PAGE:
Cucumber Dill Salad: After making one version with out boiling the vinegar and sugar and one with, it was clear that the one with was much better, more integrated, more like pickled cucumber and less like cuke with some other sweet stuff.
Pomme de Terre Sautées: It's my 4th time cooking this and I think I'm getting it down.
For one week, Nov 21 through 28th, we focus on commenting on blogs as a great way to encourage conversations, learn about some new topics, meet some new friends and find some interesting blogs/people to follow just from the comments you leave.
195 bloggers are participating this month. (I'm number 158 on the list)
We had the good fortune of participating in a team cooked dinner with friends of ours recently. It was a bit of an Iron Chef event in that both of us were trying either new dishes or perfecting recently learned ones. The light in most houses in the evening is too low to use my regular camera without the flash and once you add the flash, the food looks unappetizing.
I tried something new. I used my FlipVideo Camera to shoot a very short video of the food, then used the FlipShare software to take a snapshot from the video, then used Photoshop to sharpen, enrich and warm the image. Here are the results.
Confit de Canard
The pale green in the plate provides a nice contrast to the canard legs. The taupe table cloth is a lighter shade of the chocolate rim of the plate.
Pommes de Terre Sautee
The blue of the bowl provides a nice contrast to the creamy yellow and the brown of the potatoes. The round shape of the bowl and the oblong shape of the potatoes provide additional contrast.
Poached Pears in Pomegranate Sauce
The piece de resistance in my mind of the meal. The chocolate rim of the plate is a darker shade of the browns in the Lacey cookie and the pear. The browns are also the same value (amount of darkness) as the wine sauce.
I'm quite excited now that I can do more food photography. Doing this experiment with the Flip VideoCamera (High Def) was really worth it.
I love light. I love it shining through things, on things, around things and I photograph that as often as possible. What's important about doing that? I got curious and started to explore starting with one of my favorite resources, the dictionary.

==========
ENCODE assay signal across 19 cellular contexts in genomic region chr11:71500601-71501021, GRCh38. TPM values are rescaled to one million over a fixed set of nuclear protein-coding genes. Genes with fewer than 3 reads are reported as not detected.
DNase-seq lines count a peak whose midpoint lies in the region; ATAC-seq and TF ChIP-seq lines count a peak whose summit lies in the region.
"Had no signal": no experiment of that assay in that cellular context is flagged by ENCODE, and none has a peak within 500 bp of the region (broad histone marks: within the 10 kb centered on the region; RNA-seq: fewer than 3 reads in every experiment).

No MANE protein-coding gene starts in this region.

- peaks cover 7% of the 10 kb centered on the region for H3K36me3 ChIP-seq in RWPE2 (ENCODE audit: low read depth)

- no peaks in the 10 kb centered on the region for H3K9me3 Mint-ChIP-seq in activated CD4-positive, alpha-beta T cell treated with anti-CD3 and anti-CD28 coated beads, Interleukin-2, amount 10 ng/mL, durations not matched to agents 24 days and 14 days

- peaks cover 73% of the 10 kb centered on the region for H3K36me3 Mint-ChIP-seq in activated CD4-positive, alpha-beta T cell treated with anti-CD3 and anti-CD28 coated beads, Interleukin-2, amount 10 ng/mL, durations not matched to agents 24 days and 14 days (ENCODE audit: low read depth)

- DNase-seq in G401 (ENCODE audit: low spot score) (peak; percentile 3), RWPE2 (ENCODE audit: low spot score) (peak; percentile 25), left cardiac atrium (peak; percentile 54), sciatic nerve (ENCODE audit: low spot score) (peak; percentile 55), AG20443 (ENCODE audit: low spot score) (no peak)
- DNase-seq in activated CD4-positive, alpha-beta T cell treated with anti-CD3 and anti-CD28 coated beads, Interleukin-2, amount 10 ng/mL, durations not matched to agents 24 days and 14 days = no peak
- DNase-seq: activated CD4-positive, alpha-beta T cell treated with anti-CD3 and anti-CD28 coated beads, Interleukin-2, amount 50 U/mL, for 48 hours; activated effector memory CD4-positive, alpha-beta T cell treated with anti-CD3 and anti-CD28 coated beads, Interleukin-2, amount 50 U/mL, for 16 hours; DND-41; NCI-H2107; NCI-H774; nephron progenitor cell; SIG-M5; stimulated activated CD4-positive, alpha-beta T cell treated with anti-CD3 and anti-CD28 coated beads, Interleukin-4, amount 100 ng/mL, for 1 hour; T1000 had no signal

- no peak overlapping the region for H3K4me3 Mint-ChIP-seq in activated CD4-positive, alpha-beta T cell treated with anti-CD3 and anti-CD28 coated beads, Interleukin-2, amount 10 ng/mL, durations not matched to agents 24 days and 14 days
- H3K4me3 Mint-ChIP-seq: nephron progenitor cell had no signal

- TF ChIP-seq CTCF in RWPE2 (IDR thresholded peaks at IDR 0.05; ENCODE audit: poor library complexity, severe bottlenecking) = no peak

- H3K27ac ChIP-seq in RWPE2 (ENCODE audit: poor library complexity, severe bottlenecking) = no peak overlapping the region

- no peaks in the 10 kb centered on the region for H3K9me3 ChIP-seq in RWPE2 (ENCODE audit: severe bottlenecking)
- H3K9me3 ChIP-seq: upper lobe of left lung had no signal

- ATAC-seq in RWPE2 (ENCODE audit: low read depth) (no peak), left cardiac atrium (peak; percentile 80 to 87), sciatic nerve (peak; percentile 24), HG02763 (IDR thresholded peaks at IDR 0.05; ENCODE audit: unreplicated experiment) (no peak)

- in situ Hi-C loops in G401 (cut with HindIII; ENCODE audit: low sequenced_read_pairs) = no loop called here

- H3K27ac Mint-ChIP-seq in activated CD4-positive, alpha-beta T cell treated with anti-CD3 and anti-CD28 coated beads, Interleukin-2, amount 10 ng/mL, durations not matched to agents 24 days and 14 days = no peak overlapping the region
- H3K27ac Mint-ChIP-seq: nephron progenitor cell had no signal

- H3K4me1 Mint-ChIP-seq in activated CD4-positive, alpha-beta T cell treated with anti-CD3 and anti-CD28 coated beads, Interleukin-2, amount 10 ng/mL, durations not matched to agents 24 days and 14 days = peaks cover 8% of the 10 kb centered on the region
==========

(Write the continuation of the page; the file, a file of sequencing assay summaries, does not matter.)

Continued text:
Translucence means permitting light to pass through but diffusing it so that persons, objects, etc., on the opposite side are not clearly visible.
Transparent goes a step further; having the property of transmitting rays of light through its substance so that bodies situated beyond or behind can be distinctly seen.
But it isn't whether the bodies situated beyond can be seen that fascinates me so much as it is what the act of being either translucent or transparent does to the object itself. The act of transmitting light reveals the inner structure of the object and something about the nature of the source.
The Bible has some interesting things to say about that:
For God, who said, "Let light shine out of darkness," made his light shine in our hearts to give us the light of the knowledge of the glory of God in the face of Christ. 2 Corinthians 4:6 (New International Version)
In the same way, let your light shine before men, that they may see your good deeds and praise your Father in heaven. Matthew 5:16 (New International Version)
Particularly during this Thanksgiving and Christmas season, may His light pass through me and bring Him praise.
Thomas J. Buckholtz, former CIO of GSA under former President G. H. W. Bush, PhD in Physics from Berkeley, author of 2 books, gave a talk this evening at the EMC Leadership & Innovation Speaker Series. While Buckholtz structured his talk using his recipe for stories, the title of the talk, “One Pebble Creates a Ripple,” proved a rich organizing metaphor for my resulting thoughts about innovation and about what was created there.
10 Principles of Pebbles:
Have lots of them
Re-launch them often
Watch the ripples to see where they go
Watch other people’s pebbles….want to make a ripple? Surf it or amplify it or join it or pass it along.
What entrenched relationships and processes/shorelines will this pebble unbalance/invade?
What’s the pattern? What pebble would change the game? What ripple? From where/whom?
What’s the size of the pebble and the size of the tank? Will it cause a storm in a teacup or splash in the ocean?
How you throw it makes a difference. Hard, soft, short, long.
Learn from the landing for the next throw.
Skipping the rock from group to group makes more ripples.
I've visited this lovely sanctuary twice now, most recently over a lunch hour. The DESF is the first urban wildlife refuge in the US.
I have a passing familiarity with the Kirwin National Wildlife Refuge and it is definitely in a rural area. It was a great surprise to find one smack dab in the middle of the San Francisco Bay Area, 1 mile away from a busy freeway and the same distance from a mega-hi-tech South Bay center.
My timing was imperfect as they were spraying liquid manure on some of the land but the kind ranger, anticipating my distress, pointed me to a hidden floating dock some distance away. Tic tocing along the rock and dirt road in my cloth covered high heels, I discovered that he wasn't joking, there really was a dock.
Down a few steps from the levee and right on the level of the water. It was a great observation platform for all kinds of bird wildlife. I took over 75 pictures (trying to get a good one) in 30 minutes before I needed to head back to the car.
I was worried that the manure stench would cling to my clothes so I spritzed myself with some travel sized perfume that I had handy, apparently for just such an occasion.
The few witnesses to my high heeled performance were a white haired couple reading books on a bench, a few hip high school children and some incredulous minders.